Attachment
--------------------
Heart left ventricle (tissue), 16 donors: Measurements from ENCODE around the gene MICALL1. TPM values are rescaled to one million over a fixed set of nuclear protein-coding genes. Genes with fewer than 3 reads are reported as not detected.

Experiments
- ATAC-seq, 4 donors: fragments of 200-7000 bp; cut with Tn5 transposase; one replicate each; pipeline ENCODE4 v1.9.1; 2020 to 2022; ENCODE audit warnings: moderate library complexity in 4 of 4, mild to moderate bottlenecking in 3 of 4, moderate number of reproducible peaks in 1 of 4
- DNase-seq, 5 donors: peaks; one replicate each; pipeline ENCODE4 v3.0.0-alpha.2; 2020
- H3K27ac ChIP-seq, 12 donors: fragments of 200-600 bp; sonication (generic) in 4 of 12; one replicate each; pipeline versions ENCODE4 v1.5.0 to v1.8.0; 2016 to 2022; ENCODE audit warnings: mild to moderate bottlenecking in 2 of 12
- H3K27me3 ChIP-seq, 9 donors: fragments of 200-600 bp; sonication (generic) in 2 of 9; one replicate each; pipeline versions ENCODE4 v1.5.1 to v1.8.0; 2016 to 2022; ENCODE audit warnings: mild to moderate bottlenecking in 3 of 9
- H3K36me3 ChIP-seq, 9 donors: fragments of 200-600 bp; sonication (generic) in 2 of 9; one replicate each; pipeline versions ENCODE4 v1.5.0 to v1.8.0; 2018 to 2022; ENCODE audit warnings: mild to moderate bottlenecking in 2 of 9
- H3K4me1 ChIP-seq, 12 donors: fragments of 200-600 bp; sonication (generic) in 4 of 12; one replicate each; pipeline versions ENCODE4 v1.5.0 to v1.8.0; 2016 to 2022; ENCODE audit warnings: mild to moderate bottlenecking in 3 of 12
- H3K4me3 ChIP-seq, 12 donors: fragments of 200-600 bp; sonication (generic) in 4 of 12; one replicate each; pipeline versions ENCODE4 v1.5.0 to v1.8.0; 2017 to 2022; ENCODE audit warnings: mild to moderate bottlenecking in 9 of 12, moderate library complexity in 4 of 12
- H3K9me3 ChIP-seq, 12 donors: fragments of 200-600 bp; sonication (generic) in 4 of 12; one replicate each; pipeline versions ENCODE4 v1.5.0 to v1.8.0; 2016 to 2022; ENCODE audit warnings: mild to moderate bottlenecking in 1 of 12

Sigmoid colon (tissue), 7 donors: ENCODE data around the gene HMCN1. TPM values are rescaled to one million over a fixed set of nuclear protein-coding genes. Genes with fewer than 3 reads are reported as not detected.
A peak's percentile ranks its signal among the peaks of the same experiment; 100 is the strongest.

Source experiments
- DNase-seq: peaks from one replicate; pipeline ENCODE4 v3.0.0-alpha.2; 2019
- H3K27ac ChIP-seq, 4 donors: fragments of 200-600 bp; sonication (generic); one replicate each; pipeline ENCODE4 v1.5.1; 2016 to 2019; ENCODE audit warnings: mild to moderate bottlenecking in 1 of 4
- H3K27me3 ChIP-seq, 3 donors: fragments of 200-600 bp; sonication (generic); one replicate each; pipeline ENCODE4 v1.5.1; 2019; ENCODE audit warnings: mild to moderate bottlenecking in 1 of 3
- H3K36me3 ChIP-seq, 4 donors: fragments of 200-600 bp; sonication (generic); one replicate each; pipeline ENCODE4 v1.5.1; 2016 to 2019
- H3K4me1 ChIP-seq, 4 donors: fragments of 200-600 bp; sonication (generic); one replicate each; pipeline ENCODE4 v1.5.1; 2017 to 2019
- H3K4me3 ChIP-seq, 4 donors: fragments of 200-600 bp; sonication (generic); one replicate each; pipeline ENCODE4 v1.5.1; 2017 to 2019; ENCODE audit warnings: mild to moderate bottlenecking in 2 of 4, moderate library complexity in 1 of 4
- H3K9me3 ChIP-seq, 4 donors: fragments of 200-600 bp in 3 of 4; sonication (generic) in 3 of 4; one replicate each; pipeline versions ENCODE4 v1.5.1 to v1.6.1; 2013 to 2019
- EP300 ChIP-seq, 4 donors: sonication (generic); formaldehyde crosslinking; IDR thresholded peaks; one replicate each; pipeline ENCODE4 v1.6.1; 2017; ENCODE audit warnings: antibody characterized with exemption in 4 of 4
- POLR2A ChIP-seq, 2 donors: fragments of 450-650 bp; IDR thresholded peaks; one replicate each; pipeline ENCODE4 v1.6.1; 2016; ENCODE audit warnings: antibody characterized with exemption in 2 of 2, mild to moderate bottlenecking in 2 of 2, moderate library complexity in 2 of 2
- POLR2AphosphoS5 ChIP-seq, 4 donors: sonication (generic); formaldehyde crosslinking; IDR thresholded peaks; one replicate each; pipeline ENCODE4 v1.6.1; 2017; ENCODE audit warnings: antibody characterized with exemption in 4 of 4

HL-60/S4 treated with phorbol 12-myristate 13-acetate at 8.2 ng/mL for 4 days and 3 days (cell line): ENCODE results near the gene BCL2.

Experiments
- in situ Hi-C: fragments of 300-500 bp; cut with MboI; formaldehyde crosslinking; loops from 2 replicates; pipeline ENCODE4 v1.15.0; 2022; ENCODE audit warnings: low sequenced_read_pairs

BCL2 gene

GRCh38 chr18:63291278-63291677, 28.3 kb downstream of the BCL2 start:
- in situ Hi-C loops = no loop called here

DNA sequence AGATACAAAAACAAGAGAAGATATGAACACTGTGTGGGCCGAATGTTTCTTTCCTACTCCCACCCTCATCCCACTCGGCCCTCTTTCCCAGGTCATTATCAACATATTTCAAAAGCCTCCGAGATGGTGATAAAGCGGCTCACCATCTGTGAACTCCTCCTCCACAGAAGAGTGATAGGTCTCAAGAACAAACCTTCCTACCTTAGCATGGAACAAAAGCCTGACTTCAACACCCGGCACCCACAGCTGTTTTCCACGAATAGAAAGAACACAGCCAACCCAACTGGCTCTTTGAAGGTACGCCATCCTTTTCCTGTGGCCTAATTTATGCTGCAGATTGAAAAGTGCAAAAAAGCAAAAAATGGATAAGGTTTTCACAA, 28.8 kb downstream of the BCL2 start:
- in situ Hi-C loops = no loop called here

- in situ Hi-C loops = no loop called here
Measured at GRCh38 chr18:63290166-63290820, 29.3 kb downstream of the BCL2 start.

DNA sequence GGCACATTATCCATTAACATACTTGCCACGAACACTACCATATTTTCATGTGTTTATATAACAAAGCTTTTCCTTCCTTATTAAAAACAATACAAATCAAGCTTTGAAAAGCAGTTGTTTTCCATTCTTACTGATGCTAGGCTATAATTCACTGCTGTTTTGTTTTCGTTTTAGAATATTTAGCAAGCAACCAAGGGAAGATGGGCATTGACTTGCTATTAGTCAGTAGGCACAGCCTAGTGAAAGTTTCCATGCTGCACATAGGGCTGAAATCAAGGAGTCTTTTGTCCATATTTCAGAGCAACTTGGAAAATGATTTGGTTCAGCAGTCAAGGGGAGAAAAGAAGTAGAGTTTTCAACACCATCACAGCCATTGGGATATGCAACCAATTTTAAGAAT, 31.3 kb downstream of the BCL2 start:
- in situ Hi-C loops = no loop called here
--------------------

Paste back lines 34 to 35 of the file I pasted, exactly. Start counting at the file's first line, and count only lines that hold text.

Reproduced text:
DNA sequence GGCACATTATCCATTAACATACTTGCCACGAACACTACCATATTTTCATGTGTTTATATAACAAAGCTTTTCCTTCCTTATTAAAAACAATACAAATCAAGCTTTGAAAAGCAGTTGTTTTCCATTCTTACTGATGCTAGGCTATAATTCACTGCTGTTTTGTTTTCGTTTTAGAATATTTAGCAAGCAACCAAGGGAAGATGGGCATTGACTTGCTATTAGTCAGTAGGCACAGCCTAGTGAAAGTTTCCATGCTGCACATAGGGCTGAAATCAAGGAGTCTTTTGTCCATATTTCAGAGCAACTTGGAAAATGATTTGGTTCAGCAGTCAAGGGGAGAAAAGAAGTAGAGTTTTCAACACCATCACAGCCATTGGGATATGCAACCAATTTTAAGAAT, 31.3 kb downstream of the BCL2 start:
- in situ Hi-C loops = no loop called here